4. Directive leadership is linked to reduced flow of communication and less information considered, to fewer solutions explored, to discouragement of opposing viewpoints and to increased self-censorship (Flowers, 1977; Leana, 1985; Moorhead and Montanari, 1986).

Years ago, B.W. Tuckman* introduced us to the Development Wheel (view wheel) for group process that suggests groups develop through four stages:  forming, storming, norming and performing.  This progression is never neat and tidy, but there are some critical tasks that must be accomplished in the forming stage, for use later on during the group’s storming stage.  When these elements are missing, the task, process, and relationship components begin to fall apart.  Here are a few that we know are critical to a group – or team’s – success:

1.  Development of a Help/Hinder list (view sample here) or some specific ground rules that spell out the behaviors the group finds acceptable and unacceptable.  Members must then be empowered to mention problem behaviors, and individuals must be required to stop the behaviors.  This is simple to do in the beginning (when everyone is relatively agreeable) and almost impossible if a group enters storming without any behavior commitments.

2. Development of a charter (view sample here) or detailed list of expectations, including the high level goal, the approach, the sub goals, the key activities, authority level, role expectations, and time expectations.  Starting out with an email from the project sponsor with a brief goal statement is not sufficient information for a group to do well.   Nor does it work for a sponsor to come in with everything arbitrarily decided.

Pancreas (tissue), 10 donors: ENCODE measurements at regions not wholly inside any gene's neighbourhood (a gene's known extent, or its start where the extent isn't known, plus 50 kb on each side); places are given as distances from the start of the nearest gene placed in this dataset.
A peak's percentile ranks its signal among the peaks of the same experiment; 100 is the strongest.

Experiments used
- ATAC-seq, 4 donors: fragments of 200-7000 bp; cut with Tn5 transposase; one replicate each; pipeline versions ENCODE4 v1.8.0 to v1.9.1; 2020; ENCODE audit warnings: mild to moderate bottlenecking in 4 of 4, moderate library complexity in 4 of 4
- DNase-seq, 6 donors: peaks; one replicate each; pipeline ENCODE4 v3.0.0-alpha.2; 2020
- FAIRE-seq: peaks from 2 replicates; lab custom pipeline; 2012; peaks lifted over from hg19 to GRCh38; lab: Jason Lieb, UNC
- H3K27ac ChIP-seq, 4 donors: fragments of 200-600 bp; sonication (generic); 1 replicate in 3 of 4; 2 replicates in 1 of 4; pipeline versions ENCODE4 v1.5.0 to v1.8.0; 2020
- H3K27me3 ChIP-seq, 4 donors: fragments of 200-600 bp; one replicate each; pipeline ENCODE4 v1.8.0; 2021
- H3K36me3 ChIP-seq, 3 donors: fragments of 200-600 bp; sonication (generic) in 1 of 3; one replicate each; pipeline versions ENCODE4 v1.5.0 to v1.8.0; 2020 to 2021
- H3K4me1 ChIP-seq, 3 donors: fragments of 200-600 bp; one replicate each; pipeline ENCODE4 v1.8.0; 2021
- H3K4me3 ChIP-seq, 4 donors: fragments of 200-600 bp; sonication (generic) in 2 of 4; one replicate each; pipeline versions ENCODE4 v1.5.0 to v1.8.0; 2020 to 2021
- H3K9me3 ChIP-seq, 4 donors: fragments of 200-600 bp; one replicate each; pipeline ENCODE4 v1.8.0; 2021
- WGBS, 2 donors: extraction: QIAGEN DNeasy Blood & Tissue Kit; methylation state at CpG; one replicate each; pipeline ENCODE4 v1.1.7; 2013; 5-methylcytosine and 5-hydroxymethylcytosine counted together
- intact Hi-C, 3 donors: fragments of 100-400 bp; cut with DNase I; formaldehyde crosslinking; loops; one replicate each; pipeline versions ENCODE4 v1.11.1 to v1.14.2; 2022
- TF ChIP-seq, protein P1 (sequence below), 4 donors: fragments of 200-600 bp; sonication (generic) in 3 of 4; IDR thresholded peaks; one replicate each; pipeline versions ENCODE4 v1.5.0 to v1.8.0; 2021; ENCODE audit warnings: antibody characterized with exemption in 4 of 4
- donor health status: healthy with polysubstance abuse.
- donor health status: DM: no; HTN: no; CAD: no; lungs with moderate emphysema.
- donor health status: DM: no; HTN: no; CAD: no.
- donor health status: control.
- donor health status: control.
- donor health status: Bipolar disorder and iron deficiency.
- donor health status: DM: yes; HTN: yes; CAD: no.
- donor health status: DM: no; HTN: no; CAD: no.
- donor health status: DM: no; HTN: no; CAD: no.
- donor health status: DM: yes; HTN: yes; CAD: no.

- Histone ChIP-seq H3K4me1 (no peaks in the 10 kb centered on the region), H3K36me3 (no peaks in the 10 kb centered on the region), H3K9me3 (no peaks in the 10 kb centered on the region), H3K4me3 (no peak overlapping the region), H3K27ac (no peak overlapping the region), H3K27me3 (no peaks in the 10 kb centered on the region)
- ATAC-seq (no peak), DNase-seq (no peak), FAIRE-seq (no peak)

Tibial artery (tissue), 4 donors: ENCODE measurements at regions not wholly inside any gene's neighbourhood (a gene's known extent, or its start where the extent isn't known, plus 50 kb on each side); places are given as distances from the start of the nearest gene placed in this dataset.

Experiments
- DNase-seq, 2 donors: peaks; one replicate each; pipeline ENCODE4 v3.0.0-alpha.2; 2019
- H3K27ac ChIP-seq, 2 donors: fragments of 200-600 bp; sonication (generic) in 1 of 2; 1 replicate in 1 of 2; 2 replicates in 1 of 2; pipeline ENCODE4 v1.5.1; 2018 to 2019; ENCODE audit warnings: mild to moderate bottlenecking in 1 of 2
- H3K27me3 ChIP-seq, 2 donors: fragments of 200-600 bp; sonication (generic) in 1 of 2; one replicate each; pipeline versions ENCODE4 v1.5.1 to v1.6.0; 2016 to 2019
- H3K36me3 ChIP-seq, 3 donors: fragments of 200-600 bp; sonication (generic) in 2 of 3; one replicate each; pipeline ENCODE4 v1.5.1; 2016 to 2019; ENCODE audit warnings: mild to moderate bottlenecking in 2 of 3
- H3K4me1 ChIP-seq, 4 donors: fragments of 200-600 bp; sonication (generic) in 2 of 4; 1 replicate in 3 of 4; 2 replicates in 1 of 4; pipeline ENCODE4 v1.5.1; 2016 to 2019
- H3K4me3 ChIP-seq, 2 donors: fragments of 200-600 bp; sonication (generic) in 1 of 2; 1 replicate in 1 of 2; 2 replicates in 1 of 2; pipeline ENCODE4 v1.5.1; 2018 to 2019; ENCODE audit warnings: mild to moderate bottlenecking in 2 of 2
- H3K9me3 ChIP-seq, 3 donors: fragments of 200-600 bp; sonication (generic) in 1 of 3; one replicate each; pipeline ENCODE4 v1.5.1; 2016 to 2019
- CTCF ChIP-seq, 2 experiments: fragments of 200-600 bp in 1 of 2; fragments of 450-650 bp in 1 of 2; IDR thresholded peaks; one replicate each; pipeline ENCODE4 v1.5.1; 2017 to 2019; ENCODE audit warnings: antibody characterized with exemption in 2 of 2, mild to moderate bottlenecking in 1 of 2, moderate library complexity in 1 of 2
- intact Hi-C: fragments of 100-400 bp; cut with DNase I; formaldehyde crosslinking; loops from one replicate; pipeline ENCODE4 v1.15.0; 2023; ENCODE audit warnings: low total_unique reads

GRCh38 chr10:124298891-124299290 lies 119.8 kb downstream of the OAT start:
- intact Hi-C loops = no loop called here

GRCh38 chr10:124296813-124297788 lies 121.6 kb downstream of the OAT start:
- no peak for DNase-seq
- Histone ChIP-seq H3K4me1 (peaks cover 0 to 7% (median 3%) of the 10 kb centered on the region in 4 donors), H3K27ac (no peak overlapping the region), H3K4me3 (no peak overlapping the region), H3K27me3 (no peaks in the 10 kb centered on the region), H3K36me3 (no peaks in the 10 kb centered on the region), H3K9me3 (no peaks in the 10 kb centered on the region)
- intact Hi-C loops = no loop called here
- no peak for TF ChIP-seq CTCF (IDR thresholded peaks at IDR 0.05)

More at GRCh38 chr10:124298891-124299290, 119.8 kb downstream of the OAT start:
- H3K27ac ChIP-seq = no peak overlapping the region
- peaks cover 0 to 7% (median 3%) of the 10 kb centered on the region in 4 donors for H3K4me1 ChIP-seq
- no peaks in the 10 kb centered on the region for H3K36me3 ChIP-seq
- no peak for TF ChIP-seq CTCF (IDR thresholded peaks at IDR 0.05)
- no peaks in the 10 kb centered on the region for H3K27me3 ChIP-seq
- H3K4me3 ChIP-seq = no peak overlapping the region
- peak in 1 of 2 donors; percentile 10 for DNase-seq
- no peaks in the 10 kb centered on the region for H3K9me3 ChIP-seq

3. Development of some key protocols (view sample here) for how meetings will be structured, communication will be handled, conflicts will be resolved, problem resolution structured and decisions made.  These must be written out and committed to by consensus of the group.

4. Development of a RASCI chart (view sample here) for all key tasks that defines who is responsible, accountable, expected to support, consulted and informed.  “Holes” in the RASCI are a key indicator that roles, responsibilities and authority are unclear.

In the beginning of a group’s work, it seems cumbersome to take the time to put these four elements in place, especially when everyone is so eager to get started on the project/task.  Like so many things in life though, a foundation built on sand will crumble or wash away, whereas a strong foundation will withstand the group storming that will soon follow.


B07TEA002TEADeborah Mackin is author of the popular teaming book series. The Team-Building Tool Kit, the first book, is now in its second edition (view book):





· Influence and Persuasion in Small Groups by Charlan Nemeth and Jack Goncalo, Institute of Industrial Relations Working Paper Series, University of California, Berkeley, 2004.

· B.W. Tuckman, “Developmental Sequence in Small Groups,” Psychological Bulletin, 63 (1965): 384-399.